Abstract and Keywords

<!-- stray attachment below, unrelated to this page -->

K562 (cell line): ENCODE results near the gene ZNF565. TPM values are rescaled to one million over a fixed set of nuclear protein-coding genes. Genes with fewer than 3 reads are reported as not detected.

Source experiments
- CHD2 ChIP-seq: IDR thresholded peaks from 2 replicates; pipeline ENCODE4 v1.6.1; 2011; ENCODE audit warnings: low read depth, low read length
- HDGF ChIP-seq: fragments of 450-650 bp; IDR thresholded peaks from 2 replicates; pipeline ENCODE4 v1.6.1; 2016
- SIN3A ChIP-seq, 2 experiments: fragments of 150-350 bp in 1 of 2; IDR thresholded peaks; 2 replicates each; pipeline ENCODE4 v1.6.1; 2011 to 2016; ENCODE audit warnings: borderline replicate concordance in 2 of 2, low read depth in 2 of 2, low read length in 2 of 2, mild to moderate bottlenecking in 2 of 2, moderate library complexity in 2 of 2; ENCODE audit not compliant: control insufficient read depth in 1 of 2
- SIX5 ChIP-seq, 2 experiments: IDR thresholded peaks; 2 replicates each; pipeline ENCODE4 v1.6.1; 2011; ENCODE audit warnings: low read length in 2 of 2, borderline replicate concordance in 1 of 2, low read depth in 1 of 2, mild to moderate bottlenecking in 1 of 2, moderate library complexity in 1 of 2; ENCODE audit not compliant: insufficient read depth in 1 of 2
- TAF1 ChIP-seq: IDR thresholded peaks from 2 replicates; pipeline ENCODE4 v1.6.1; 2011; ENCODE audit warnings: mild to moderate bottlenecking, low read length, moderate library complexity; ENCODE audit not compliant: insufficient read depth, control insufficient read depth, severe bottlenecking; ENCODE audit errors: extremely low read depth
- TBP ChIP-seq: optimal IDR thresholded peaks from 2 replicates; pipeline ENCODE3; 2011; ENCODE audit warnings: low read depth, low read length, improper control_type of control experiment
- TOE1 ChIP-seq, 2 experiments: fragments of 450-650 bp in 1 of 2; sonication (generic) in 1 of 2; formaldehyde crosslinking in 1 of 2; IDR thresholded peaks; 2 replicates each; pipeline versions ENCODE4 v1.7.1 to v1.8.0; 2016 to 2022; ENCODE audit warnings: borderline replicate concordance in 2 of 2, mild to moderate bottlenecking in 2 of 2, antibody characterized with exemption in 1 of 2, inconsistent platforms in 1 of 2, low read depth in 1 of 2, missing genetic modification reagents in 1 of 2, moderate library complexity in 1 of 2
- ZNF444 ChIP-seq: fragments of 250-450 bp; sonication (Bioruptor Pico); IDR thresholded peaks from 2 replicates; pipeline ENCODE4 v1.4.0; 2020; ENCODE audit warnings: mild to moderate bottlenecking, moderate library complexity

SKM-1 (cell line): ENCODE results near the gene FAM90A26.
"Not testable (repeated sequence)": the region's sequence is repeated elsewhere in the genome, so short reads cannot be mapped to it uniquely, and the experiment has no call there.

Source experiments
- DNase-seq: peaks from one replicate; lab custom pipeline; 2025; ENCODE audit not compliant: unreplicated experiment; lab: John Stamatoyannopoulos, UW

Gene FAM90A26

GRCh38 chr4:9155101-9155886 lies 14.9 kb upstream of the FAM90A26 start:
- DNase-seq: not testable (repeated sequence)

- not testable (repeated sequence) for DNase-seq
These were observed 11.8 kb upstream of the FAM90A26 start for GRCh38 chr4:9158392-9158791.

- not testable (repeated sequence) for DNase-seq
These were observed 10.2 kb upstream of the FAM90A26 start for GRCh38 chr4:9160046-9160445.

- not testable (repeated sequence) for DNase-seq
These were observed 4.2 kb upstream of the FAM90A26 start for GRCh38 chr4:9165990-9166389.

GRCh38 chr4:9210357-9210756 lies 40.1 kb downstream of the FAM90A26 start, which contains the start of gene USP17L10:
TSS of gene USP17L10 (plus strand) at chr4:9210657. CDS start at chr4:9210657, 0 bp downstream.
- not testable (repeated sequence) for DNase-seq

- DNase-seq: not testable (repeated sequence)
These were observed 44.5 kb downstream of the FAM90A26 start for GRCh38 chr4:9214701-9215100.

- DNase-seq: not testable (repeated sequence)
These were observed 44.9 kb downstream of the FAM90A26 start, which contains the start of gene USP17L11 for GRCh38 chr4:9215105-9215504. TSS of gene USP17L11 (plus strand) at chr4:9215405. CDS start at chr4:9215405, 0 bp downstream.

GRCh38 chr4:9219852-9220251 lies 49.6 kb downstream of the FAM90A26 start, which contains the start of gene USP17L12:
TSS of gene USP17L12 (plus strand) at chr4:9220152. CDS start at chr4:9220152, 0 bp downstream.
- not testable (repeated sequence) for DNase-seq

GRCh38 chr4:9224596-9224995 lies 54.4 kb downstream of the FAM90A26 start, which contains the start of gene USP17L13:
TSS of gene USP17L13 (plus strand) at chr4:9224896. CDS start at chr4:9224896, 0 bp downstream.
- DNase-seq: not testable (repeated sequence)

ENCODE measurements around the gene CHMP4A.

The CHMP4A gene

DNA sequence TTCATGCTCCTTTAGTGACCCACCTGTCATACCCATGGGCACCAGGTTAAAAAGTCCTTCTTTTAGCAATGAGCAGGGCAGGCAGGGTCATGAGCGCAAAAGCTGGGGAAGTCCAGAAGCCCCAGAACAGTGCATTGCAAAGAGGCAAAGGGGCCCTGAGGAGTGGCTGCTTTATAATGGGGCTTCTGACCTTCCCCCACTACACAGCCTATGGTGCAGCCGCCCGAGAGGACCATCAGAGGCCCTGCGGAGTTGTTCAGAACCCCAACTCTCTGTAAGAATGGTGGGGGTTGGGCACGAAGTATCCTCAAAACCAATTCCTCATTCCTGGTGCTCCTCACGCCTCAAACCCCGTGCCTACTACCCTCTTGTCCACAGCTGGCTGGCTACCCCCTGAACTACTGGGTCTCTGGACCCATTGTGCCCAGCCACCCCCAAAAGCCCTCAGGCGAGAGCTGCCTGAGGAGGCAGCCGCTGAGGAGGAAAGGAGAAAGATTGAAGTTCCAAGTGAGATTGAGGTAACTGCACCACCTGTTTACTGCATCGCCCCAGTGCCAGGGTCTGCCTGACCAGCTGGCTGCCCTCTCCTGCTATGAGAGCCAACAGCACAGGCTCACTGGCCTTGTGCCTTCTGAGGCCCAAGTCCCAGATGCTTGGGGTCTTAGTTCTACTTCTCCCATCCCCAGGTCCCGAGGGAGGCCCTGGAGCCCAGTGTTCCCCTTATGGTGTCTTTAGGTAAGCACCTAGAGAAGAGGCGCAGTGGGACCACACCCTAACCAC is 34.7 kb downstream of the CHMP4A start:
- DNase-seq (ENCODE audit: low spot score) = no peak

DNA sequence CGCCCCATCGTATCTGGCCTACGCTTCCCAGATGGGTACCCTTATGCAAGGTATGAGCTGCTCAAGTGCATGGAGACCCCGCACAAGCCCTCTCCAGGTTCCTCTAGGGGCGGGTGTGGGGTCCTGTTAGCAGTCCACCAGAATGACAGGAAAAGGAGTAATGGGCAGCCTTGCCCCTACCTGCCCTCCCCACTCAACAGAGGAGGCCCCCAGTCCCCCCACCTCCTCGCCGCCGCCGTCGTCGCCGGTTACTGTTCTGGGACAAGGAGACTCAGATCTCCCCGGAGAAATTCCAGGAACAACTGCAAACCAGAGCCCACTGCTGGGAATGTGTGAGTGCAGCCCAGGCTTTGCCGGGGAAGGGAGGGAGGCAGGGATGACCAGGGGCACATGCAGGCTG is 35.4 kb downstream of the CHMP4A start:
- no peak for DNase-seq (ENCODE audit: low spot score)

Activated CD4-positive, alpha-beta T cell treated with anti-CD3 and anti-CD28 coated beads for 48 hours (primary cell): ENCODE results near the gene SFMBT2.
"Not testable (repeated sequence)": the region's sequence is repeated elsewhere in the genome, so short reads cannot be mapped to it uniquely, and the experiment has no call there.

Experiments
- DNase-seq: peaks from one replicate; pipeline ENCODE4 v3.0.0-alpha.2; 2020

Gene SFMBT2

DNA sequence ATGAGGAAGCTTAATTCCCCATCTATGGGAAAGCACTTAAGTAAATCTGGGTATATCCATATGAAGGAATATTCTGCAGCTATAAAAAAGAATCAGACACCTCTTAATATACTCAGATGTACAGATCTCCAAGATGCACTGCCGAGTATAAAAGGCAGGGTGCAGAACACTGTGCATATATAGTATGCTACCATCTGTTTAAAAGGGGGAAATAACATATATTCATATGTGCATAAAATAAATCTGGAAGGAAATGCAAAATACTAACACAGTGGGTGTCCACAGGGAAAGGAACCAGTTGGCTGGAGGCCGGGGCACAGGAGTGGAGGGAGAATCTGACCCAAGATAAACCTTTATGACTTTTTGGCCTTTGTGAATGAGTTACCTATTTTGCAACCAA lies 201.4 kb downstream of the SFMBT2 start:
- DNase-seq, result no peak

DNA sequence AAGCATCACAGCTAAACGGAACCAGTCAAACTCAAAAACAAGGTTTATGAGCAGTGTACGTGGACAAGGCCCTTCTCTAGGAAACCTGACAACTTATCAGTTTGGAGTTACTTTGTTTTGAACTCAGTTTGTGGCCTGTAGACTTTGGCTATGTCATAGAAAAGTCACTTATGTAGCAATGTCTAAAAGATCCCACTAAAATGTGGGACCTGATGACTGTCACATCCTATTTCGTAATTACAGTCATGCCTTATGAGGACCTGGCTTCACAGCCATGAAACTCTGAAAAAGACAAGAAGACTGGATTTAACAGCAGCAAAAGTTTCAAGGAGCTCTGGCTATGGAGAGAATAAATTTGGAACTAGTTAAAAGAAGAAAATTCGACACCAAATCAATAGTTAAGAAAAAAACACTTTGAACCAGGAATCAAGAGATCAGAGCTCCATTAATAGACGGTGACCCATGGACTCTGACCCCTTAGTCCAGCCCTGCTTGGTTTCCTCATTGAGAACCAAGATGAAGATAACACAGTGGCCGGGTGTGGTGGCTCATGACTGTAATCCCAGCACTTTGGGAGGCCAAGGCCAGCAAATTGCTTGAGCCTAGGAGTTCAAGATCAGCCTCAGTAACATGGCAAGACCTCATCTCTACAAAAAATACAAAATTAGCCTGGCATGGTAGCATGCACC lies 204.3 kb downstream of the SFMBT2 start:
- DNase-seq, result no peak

A posited definition of improvisation encompasses such a broad range of human actions that it is helpful to consider both improvisation and rhythm in terms of embodied cognition and a notion of bodily empathy. This suggests a possible (though unstable and inconclusive) connection to action understanding, empathy, and mirror neurons, while acknowledging the latter’s disputed status. With or without mirror neurons, the concept of action understanding offers a reconsideration of improvisation and music cognition with or without bodies (i.e., live or recorded). The relationship of improvisation, rhythm, and embodiment to contemporary theories of expectation, speech, and the evolution of music are considered. Action understanding is posited as the foundation of both music cognition and the perception of improvisation, marking both processes as inherently intersubjective, even whether the other’s body is absent or fantasized (as is the case with recorded music).
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